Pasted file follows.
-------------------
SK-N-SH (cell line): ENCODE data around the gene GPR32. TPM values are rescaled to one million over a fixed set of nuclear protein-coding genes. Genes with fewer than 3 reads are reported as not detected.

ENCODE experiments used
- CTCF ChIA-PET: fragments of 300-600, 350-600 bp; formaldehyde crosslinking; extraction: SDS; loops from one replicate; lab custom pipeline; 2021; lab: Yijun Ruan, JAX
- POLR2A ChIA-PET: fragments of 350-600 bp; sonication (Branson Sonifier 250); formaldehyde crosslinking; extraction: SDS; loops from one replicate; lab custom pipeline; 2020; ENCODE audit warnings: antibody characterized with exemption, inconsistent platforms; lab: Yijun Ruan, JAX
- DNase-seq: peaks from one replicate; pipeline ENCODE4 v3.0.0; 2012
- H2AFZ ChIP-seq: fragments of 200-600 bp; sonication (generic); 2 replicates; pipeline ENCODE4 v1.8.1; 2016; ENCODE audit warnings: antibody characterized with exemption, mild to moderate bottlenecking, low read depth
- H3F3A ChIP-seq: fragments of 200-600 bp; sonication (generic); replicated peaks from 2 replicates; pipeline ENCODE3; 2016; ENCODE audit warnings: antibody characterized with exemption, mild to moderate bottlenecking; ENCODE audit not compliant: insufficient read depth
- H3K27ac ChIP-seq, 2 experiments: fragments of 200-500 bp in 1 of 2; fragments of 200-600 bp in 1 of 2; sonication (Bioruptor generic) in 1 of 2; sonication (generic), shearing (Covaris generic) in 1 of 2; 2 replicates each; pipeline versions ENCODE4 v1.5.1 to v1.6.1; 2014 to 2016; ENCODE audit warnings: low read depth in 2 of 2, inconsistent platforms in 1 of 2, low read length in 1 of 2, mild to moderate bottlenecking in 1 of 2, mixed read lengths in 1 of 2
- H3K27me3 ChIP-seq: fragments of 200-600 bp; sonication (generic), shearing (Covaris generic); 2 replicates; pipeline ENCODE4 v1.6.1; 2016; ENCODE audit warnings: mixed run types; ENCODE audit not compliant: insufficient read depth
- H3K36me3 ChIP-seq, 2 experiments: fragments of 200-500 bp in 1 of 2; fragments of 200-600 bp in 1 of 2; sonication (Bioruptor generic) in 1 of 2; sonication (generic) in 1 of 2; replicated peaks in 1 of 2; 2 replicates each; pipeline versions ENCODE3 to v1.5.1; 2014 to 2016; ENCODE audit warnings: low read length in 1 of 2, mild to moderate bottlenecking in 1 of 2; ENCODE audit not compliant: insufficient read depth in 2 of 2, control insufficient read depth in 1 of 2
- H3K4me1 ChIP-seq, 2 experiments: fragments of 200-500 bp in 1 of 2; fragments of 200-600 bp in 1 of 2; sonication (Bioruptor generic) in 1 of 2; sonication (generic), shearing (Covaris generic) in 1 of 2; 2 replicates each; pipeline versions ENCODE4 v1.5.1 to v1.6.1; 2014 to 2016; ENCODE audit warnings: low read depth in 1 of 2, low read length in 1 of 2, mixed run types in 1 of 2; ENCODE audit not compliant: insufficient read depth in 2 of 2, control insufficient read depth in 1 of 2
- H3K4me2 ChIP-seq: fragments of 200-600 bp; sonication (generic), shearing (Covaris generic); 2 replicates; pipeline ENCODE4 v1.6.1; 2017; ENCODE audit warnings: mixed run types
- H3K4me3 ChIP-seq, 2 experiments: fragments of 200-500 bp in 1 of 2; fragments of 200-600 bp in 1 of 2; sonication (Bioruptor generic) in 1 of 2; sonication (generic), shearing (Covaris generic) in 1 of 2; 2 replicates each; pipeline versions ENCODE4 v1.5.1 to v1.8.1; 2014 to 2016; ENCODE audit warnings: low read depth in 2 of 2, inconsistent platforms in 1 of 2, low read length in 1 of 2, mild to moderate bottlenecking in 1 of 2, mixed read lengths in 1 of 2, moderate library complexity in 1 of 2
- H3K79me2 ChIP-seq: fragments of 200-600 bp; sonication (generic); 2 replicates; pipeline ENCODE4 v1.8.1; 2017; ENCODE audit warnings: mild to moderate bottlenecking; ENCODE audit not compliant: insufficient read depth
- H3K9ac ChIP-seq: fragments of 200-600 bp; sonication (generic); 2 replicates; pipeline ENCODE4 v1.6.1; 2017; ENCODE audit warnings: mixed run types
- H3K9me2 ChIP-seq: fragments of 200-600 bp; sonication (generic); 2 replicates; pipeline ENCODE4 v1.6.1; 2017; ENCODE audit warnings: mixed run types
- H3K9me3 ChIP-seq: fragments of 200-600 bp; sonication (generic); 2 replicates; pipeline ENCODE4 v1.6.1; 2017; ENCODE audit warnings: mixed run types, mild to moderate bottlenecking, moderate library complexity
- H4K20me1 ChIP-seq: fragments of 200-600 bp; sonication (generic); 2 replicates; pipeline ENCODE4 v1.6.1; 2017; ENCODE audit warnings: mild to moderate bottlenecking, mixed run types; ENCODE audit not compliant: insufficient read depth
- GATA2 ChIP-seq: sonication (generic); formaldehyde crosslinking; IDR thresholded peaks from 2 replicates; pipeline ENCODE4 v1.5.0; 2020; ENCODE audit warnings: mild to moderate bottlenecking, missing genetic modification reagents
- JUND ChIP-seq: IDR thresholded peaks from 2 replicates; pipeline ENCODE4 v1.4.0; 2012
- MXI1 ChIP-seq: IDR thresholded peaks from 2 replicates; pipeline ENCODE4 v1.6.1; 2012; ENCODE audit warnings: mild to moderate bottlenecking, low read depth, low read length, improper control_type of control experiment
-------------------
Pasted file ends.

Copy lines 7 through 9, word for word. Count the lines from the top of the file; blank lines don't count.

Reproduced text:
- H3F3A ChIP-seq: fragments of 200-600 bp; sonication (generic); replicated peaks from 2 replicates; pipeline ENCODE3; 2016; ENCODE audit warnings: antibody characterized with exemption, mild to moderate bottlenecking; ENCODE audit not compliant: insufficient read depth
- H3K27ac ChIP-seq, 2 experiments: fragments of 200-500 bp in 1 of 2; fragments of 200-600 bp in 1 of 2; sonication (Bioruptor generic) in 1 of 2; sonication (generic), shearing (Covaris generic) in 1 of 2; 2 replicates each; pipeline versions ENCODE4 v1.5.1 to v1.6.1; 2014 to 2016; ENCODE audit warnings: low read depth in 2 of 2, inconsistent platforms in 1 of 2, low read length in 1 of 2, mild to moderate bottlenecking in 1 of 2, mixed read lengths in 1 of 2
- H3K27me3 ChIP-seq: fragments of 200-600 bp; sonication (generic), shearing (Covaris generic); 2 replicates; pipeline ENCODE4 v1.6.1; 2016; ENCODE audit warnings: mixed run types; ENCODE audit not compliant: insufficient read depth